Ticks are ectoparasites which feed on the blood of mammals, birds, reptiles, and amphibians. They are in the same group as spiders and mites. There are four stages (eggs, larvae, nymphs and adults) in their life cycle. Both adult and nymphal ticks have eight legs, and larval ticks have six legs. Except for eggs, all three stages require a blood meal to develop into the next stage. Larvae, nymphs and adults acquire disease bacteria by feeding on infected animals.
The Western black-legged tick, Pacific coast tick and American dog tick are the most common ticks that humans encounter outdoors in Alameda County. They are hard bodied ticks with outer shells made of chitin. A less common hard bodied tick, the Brown dog tick, can complete the entire life cycle indoors on dogs or other domestic animals. They do not travel far from the infested dog’s kennel or animal quarters. These four ticks are light beige (larvae and nymphs) to reddish or dark brown (adults) in color. In the adult stage (about 3.2mm long), different species have different markings on the dorsal (top) shell. Both nymphs (2 mm) and larvae (1mm) are tiny and very difficult to spot on the human body and clothing.
Western black-legged tick (Ixodes pacificus)
The western black-legged tick is reddish-brown and can easily be distinguished from other ticks due to its lack of white markings on the dorsal shell. They are the main vectors of Lyme disease, Anaplasmosis, Babesiosis, and Borrelia miyamotoi, a relapsing fever. The adults are about 3 mm in length and prefer living in the wooded areas with oaks, redwood and sycamore trees, as well as in the open grasslands of Alameda County. The nymphs are commonly found under oak trees in their leaf litter. They are present year round in Alameda County but may be more prevalent in certain seasons depending on their life stage. The adults will feed on the blood of large mammals such as deer, dogs, coyotes, horses, and humans. The larval and nymphal stages will feed on blood of lizards and small rodents.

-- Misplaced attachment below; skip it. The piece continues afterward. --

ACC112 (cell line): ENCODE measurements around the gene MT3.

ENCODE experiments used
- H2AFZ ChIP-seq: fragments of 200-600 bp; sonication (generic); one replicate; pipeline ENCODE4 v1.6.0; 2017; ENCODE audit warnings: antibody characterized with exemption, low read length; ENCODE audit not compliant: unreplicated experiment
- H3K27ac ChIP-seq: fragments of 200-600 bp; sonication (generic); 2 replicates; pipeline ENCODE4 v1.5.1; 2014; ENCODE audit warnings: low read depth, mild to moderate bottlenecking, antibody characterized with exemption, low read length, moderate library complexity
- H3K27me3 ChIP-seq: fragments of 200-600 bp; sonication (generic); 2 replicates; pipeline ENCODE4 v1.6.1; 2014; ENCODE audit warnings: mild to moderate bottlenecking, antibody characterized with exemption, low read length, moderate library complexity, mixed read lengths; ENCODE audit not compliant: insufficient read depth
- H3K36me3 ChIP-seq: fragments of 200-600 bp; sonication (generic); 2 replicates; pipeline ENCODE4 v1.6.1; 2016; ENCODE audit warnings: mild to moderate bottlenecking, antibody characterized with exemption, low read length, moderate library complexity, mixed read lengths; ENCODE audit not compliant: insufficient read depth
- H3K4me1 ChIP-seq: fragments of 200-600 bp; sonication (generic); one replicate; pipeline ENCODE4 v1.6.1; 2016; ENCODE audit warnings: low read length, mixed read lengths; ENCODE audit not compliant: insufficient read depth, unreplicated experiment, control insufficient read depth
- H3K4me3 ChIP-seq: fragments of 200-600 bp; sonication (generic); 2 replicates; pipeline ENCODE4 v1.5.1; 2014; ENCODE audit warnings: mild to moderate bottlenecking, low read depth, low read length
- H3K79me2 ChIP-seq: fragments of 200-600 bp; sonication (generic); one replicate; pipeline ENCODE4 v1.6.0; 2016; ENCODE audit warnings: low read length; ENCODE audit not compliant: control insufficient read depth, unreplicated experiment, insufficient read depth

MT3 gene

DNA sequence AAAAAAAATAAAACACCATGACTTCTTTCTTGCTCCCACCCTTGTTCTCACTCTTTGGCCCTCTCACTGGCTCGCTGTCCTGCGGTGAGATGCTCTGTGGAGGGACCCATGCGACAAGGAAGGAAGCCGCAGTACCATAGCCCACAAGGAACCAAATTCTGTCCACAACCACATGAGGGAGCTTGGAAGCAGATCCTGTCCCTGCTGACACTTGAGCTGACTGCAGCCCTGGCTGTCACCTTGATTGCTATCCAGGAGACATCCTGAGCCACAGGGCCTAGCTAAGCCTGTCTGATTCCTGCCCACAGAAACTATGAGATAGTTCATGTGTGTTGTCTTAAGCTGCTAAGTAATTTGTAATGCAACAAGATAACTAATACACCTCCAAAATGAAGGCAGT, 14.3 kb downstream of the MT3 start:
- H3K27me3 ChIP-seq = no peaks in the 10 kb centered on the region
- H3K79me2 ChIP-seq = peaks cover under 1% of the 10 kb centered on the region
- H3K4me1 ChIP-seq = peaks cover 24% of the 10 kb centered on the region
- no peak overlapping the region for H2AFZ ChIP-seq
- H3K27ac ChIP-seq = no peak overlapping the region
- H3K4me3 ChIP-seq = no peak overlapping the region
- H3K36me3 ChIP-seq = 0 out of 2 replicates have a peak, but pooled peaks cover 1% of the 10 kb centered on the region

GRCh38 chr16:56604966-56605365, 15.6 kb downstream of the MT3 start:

The Pacific coast tick is very common in Alameda County. They can be found in the same areas as the western black-legged tick.They are also active year round, with adults being most prevalent from April to June, and the nymphs from May to August. They are major vectors of Pacific coast fever, Rocky Mountain spotted fever and Tularemia. The adults prefer feeding on large mammals including horses, deer, cattle, and humans. The nymphs will feed on rodents and small mammals.
The American dog tick prefers open areas such as grasslands and scrublands with well used walking trails. They will feed on a large variety of mammals including most wildlife found in Alameda County. Adults are active from spring to fall months and in many areas will be found in large numbers. The American dog tick is an important vector of Rocky Mountain spotted fever and Tularemia.
The Brown dog tick is found around human dwellings, dog kennels, and animal pens. This tick can complete its entire life cycle in only three months within the infested dwelling or kennel. Except eggs, all other three life stages may transmit Rocky Mountain spotted fever to dogs and humans. Controlling this tick may be very difficult. Requires treating the pets, house, and yard.
The adults are found year round and will survive 18 months without feeding. The adults prefer feeding on dogs but will feed on mammals and humans. The nymphs and larvae when engorged will hide within the house under furniture and rugs requiring thorough cleaning when trying to control an infestation.
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